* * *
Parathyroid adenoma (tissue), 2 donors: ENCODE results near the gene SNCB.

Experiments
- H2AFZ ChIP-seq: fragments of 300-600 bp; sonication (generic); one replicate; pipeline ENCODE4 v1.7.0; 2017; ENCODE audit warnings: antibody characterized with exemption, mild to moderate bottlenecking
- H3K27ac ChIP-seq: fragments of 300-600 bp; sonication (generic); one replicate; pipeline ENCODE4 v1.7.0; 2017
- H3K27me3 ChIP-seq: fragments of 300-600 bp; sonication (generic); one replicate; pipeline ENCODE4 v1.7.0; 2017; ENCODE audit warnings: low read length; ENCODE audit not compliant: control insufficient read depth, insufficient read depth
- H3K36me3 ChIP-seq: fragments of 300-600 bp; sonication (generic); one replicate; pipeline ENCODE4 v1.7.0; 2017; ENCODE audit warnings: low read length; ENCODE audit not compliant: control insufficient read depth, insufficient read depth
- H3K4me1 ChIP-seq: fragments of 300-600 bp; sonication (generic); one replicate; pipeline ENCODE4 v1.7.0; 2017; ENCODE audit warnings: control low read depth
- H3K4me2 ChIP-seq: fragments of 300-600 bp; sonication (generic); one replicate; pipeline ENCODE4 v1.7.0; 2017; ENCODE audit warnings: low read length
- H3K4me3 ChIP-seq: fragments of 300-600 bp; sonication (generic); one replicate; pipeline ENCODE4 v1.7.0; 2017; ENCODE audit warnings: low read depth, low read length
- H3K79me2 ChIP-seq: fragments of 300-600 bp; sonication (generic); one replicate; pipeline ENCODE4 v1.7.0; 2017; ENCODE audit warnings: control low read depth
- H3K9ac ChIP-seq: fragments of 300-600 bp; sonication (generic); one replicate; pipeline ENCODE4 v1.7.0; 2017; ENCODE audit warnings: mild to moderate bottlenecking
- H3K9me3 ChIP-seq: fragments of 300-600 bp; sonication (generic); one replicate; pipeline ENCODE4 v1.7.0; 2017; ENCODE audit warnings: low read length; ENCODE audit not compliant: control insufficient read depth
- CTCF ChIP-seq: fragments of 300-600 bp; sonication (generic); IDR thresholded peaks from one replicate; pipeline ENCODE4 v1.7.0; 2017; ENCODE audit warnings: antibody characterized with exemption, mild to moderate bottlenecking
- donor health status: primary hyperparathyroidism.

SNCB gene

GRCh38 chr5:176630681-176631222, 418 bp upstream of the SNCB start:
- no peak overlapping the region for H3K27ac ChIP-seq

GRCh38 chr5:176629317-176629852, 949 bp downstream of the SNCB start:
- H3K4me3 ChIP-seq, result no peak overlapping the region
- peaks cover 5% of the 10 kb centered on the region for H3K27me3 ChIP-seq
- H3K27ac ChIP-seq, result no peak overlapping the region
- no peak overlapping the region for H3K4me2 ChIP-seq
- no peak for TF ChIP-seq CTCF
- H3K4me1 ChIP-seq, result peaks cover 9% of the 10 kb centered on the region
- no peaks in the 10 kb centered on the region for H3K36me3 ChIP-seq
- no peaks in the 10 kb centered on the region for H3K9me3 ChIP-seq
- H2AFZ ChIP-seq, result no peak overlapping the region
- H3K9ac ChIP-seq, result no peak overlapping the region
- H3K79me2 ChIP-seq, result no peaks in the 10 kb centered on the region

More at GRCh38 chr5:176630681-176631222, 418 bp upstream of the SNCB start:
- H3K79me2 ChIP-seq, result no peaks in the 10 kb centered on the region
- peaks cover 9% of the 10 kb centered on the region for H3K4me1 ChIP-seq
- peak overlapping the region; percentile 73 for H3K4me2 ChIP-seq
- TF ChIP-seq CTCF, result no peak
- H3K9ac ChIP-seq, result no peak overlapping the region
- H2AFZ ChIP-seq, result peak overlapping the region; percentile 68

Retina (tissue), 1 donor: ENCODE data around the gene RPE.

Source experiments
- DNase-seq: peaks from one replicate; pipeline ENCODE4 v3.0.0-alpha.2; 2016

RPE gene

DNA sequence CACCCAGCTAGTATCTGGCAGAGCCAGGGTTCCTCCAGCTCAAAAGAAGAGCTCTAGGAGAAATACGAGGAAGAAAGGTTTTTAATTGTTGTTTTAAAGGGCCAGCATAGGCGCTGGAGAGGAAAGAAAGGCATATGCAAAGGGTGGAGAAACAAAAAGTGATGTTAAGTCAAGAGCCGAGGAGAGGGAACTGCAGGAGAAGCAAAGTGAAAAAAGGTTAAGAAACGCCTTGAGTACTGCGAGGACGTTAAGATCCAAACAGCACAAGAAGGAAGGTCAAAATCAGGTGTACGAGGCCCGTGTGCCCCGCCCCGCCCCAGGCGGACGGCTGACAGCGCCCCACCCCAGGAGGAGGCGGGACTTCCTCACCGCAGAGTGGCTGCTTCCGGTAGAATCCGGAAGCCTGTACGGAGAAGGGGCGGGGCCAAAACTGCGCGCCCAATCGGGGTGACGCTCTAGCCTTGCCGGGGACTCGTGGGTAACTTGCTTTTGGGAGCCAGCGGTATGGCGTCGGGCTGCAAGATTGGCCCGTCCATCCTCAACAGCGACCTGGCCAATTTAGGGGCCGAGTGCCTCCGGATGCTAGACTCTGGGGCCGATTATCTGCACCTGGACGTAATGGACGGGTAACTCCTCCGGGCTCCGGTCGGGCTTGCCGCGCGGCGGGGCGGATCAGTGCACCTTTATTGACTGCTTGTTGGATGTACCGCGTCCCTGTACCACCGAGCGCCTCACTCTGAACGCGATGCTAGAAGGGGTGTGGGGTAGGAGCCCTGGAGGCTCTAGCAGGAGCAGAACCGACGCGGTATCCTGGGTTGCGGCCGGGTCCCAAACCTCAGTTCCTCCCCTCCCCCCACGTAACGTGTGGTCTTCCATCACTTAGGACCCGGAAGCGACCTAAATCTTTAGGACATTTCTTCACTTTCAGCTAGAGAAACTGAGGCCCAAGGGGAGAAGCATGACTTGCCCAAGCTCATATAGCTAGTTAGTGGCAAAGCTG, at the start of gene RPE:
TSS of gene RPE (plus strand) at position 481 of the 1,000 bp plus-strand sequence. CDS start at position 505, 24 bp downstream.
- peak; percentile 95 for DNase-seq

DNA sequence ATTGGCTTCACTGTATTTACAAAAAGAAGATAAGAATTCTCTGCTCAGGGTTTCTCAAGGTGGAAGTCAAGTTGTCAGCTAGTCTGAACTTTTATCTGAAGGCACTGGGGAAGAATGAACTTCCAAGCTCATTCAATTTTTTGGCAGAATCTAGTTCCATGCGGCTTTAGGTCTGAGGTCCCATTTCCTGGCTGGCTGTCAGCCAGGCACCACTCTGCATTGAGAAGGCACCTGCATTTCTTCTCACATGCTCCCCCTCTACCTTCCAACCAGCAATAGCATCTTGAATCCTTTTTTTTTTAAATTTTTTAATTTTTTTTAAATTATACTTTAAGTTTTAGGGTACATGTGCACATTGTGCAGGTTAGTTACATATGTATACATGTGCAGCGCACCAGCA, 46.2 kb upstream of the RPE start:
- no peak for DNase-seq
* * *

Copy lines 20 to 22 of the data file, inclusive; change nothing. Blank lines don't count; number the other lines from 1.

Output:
- peaks cover 5% of the 10 kb centered on the region for H3K27me3 ChIP-seq
- H3K27ac ChIP-seq, result no peak overlapping the region
- no peak overlapping the region for H3K4me2 ChIP-seq